I stand on a stepper, which I like for the flexibility it offers (but it is another part to need to move in/out as I adjust how I'm positioned), but it only works with the raise-the-whole-desk system (of the 3 I've tried); the other 2 didn't go high enough.  Oh, and everything but the desk has been (way) too wobbly when I typed on it, i.e., whole system sort of wiggling/vibrating around as my fingers tapped the keyboards.

Long story short, I like the idea but think the purchased equipment leaves much to be desired, particularly considering what it costs.  The DIY option (which I have not pursued) may make good sense in this setting (among others).

Wolf_Stache

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Re: Standing Desk? At Work/Home
« Reply #16 on: November 18, 2014, 09:38:41 PM »
Bogart,
The awesome part about this is that you can position the keyboard height however you want and it's super sturdy - mine doesn't wobble at all. It's a little trickier for the monitor height, but most monitors are at least slightly adjustable on their own, so it's pretty easy to find a good setting.

http://www.apartmenttherapy.com/the-22-diy-standing-desk-made-with-ikea-parts-173463

trishume

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Re: Standing Desk? At Work/Home
« Reply #17 on: November 18, 2014, 09:49:46 PM »
Another +1 for the Ikea hack standing desk. I used two black lack side tables and a longer black shelf and got a nice long surface that I could fit both a laptop and an external monitor on. The keyboard tray was the same width so I could fit keyboard, mouse, pens and a notebook on it with room to spare.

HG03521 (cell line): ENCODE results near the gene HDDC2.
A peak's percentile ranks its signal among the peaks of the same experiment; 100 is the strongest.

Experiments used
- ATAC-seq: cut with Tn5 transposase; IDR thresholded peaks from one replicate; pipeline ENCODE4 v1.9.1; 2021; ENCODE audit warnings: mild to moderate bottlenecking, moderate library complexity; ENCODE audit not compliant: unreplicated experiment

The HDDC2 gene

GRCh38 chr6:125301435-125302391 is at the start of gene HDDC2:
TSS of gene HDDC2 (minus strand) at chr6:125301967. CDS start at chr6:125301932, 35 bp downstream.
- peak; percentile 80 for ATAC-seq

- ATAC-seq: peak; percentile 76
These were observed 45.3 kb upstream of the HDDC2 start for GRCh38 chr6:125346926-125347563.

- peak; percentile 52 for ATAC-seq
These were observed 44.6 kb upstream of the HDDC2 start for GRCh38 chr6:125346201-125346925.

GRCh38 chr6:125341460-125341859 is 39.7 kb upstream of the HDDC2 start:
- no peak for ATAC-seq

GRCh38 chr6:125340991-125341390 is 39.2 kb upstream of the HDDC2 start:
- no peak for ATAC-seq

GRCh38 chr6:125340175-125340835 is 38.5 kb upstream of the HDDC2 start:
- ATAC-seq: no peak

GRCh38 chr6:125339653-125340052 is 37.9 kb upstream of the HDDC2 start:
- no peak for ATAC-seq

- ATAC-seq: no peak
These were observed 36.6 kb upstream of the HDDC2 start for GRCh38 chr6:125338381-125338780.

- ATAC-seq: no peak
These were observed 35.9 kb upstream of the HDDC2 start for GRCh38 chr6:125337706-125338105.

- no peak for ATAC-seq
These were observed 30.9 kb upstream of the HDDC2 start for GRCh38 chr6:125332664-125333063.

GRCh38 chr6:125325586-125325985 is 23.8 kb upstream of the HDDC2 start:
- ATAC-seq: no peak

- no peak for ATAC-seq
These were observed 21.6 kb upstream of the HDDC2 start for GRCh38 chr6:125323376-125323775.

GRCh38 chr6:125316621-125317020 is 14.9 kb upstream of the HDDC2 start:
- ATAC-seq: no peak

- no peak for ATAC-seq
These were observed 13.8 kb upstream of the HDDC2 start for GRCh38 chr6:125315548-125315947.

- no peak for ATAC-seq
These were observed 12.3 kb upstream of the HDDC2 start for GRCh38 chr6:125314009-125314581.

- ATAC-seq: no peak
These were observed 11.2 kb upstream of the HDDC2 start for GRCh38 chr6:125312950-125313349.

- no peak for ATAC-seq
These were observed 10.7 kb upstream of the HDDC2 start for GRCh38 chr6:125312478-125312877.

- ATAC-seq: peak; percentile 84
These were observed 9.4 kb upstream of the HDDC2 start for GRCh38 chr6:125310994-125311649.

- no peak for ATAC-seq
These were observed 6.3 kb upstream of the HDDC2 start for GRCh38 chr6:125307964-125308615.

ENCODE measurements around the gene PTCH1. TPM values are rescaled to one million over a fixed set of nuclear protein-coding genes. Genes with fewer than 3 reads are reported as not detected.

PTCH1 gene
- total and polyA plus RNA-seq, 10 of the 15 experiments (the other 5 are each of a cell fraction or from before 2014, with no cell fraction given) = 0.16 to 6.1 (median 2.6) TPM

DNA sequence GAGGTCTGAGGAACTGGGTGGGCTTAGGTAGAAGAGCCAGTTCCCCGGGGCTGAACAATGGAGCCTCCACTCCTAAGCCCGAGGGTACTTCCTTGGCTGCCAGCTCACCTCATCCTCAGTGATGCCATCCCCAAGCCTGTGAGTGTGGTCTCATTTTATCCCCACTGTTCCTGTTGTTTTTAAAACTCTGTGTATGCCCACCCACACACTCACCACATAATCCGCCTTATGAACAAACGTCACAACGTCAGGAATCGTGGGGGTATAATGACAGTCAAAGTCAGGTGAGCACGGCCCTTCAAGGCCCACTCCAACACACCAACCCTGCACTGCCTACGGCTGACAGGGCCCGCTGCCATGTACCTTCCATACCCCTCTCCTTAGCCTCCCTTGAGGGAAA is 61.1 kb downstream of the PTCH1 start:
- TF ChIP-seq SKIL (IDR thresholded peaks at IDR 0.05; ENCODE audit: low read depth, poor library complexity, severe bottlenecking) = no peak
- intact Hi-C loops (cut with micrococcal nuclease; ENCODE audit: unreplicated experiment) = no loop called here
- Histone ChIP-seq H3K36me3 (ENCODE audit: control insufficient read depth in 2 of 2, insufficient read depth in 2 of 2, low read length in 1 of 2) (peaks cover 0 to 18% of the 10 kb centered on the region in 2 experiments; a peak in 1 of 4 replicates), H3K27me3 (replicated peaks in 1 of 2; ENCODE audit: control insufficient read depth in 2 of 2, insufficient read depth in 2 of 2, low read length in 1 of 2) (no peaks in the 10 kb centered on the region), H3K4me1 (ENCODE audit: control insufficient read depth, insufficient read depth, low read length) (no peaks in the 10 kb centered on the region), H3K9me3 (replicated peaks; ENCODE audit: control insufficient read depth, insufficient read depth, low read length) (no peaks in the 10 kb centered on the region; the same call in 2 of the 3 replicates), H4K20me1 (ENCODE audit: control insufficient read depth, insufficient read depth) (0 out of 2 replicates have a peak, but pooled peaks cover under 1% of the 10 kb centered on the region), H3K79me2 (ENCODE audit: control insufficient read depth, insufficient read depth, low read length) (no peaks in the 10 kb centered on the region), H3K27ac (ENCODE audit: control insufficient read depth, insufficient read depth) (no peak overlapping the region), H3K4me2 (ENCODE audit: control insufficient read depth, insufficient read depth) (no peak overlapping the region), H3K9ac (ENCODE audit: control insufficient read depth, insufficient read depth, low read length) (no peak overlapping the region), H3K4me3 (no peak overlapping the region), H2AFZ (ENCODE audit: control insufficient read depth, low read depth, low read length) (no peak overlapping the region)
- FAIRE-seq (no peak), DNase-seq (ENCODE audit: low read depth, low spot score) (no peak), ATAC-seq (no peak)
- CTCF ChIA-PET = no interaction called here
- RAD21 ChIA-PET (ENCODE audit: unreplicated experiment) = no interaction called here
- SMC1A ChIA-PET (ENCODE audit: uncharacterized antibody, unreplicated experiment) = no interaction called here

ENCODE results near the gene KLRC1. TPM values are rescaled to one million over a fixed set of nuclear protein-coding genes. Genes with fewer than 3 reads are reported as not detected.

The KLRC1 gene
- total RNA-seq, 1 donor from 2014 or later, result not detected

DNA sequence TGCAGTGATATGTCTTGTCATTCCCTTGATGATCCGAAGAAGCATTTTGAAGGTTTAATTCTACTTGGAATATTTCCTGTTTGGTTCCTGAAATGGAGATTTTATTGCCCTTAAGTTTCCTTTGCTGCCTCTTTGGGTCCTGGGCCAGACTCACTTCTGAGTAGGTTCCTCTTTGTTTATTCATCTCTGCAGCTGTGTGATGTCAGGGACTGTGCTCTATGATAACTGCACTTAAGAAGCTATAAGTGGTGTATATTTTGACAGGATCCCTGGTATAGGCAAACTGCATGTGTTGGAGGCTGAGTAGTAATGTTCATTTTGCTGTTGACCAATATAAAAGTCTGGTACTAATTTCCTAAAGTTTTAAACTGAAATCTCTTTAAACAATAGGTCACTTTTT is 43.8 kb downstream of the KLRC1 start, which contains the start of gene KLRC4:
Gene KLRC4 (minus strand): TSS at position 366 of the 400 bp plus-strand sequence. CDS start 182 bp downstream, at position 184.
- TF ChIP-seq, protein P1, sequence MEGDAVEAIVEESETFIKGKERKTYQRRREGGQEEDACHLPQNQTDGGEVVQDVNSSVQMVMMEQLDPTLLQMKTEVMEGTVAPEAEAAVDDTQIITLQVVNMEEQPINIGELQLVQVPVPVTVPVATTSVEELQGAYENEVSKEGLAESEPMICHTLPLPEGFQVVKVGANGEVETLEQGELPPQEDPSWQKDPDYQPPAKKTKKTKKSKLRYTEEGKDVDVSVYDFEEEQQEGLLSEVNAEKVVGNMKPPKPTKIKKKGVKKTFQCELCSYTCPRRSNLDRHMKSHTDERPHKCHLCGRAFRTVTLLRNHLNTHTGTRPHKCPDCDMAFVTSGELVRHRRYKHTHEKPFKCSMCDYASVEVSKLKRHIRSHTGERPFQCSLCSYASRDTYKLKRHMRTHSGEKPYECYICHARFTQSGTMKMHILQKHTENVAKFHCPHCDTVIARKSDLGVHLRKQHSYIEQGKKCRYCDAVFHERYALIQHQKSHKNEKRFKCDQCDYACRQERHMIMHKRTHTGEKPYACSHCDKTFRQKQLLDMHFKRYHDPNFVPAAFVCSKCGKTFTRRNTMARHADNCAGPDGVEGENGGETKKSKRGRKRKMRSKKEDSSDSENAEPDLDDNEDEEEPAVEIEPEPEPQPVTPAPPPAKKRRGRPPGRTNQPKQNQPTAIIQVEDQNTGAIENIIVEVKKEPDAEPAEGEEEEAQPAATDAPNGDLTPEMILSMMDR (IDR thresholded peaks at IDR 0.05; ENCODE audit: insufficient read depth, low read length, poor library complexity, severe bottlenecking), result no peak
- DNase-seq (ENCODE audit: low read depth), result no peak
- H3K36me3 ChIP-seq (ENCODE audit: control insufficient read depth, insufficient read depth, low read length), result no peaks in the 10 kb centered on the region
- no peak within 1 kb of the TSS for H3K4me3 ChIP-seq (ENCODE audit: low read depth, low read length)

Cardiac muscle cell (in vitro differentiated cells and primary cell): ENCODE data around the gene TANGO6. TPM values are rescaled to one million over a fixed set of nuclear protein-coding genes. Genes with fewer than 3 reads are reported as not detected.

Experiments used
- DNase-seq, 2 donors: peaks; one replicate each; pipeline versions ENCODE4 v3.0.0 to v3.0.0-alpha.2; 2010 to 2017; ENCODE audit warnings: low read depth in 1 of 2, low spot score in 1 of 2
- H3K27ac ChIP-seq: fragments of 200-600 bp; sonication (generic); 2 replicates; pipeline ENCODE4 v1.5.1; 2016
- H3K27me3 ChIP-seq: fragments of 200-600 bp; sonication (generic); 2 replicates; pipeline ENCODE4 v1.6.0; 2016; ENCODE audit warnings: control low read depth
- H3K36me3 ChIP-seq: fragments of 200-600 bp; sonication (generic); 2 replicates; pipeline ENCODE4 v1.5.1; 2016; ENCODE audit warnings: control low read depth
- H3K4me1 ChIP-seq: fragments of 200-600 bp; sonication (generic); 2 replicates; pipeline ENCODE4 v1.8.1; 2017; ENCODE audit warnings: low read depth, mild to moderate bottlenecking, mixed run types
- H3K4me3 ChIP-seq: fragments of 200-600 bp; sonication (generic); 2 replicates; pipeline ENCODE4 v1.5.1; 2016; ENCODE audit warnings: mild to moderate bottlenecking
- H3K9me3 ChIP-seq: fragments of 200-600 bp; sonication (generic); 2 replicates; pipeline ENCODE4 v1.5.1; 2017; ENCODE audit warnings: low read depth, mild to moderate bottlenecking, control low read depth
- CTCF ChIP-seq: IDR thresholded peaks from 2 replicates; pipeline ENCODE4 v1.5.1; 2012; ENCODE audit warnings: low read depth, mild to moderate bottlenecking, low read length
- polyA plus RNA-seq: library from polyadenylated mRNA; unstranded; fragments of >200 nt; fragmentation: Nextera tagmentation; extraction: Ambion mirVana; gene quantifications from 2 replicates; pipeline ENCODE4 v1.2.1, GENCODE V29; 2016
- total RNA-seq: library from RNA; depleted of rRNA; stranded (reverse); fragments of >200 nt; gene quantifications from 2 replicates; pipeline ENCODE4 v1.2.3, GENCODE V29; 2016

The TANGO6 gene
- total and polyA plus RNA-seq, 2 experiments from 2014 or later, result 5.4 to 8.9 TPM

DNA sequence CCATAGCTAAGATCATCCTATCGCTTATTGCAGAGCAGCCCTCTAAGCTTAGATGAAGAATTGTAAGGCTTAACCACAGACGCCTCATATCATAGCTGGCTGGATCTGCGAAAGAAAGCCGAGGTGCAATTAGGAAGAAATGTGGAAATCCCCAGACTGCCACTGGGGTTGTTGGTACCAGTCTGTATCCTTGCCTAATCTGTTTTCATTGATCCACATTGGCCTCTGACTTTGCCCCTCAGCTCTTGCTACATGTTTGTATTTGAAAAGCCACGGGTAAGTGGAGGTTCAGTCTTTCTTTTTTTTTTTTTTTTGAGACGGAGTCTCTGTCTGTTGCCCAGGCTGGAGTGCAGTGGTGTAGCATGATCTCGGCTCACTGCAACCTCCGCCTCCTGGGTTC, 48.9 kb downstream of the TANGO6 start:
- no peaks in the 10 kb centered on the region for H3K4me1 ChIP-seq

I used clear packing tape to attach it to the desk so it wouldn't slide and it was quite sturdy. I also originally attached the shelf brackets with clamps for a month so I could be sure the keyboard tray height was right, but eventually I screwed them in.

It looked decent, it felt decent and I enjoyed the extra space to store computer crap under the tables on top of the original desk surface.
I also used an anti-fatigue mat while wearing socks most of the time (it was at home).

begood

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Re: Standing Desk? At Work/Home
« Reply #18 on: November 19, 2014, 08:16:18 AM »
Now I know what I want for Xmas! I've been considering various kinds, but they're SO dang expensive. That apartment therapy link led me to another page, where people use Velcro tape and zipties to hold the shelf brackets on, making the height of the keyboard tray adjustable. I sit for HOURS every day (I work as an editor from home), so this would be a Really Good Thing for me to try - and at that price/minimal effort, it seems worth a try!

bogart

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Re: Standing Desk? At Work/Home
« Reply #19 on: November 19, 2014, 08:23:30 AM »
Bogart,
The awesome part about this is that you can position the keyboard height however you want and it's super sturdy - mine doesn't wobble at all.

http://www.apartmenttherapy.com/the-22-diy-standing-desk-made-with-ikea-parts-173463

Thanks, that does look neat.  Since I don't want to stand all the time (or even most of the time, to be honest), I don't think that gets me where I want to be, but I do like the set up.  I have actually considered going with something like that + a taller chair, which would achieve the same result as the sit-stand desk (I could choose to sit or to stand) but seems like it might work better than the sit-stand options I've been able to try, which as I say have issues...